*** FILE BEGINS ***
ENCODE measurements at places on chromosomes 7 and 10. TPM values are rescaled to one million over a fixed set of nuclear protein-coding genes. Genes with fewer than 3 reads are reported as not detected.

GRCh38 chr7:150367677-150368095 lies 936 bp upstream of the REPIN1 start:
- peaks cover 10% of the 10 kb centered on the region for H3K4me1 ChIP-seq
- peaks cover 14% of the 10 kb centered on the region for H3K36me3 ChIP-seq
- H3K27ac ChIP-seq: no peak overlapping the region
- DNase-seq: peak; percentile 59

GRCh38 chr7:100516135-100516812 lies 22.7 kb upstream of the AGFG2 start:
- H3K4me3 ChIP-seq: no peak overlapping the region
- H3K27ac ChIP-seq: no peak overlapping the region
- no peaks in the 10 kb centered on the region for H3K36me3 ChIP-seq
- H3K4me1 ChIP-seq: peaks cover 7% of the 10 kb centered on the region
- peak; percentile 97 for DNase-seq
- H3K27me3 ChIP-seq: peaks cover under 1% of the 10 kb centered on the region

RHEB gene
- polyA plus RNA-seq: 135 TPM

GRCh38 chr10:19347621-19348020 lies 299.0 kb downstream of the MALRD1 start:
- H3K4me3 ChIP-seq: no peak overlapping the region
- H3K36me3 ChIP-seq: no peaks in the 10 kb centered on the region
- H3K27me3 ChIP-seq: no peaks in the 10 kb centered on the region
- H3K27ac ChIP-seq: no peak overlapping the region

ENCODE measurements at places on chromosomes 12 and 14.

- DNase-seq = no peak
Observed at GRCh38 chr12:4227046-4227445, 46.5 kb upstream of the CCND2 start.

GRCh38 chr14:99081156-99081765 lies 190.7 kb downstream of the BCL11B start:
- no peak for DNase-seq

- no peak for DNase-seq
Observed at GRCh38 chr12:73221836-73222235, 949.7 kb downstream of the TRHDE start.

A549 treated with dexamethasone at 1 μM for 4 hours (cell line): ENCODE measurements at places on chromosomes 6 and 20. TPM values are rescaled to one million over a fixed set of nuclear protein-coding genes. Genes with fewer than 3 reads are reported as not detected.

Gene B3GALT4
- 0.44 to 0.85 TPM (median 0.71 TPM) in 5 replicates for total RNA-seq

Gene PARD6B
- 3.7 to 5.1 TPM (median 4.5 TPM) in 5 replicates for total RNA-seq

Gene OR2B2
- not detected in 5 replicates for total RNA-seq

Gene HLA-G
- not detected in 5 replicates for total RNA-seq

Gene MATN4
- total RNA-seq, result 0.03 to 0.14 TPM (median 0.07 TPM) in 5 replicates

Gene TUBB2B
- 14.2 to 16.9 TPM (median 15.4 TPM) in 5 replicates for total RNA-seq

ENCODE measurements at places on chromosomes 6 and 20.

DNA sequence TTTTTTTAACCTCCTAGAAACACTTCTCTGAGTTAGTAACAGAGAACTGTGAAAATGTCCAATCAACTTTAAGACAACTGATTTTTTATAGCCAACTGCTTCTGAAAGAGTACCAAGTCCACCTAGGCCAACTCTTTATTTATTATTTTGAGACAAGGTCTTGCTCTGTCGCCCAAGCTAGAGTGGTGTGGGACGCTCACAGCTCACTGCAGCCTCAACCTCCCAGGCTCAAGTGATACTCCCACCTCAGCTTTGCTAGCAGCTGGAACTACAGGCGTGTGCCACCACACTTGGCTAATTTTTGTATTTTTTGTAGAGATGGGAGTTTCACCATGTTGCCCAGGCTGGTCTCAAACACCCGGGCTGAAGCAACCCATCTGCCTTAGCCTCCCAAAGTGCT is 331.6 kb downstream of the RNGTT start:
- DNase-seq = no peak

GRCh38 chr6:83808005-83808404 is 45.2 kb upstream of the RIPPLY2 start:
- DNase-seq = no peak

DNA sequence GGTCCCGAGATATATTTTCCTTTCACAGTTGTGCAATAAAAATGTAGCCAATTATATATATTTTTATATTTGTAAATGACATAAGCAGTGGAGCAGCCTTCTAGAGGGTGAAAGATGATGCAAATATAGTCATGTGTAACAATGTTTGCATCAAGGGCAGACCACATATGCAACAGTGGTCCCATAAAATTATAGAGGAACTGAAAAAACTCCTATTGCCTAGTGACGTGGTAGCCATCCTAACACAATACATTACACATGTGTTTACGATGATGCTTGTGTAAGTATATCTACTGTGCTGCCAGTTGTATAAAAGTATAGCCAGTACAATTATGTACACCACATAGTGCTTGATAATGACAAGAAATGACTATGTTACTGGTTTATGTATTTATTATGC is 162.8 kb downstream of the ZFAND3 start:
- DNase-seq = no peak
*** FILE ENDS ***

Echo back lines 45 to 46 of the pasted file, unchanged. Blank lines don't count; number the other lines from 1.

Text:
- DNase-seq = no peak

DNA sequence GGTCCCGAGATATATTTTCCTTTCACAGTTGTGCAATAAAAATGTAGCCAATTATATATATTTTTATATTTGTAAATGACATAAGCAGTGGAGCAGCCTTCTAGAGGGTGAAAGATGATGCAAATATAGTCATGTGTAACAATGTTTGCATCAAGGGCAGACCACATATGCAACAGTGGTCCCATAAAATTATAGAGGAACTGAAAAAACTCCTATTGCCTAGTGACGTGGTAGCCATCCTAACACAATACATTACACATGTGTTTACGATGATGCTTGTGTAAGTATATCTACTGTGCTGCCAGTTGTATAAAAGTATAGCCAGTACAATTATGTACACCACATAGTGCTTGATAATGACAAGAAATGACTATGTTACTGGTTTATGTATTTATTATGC is 162.8 kb downstream of the ZFAND3 start: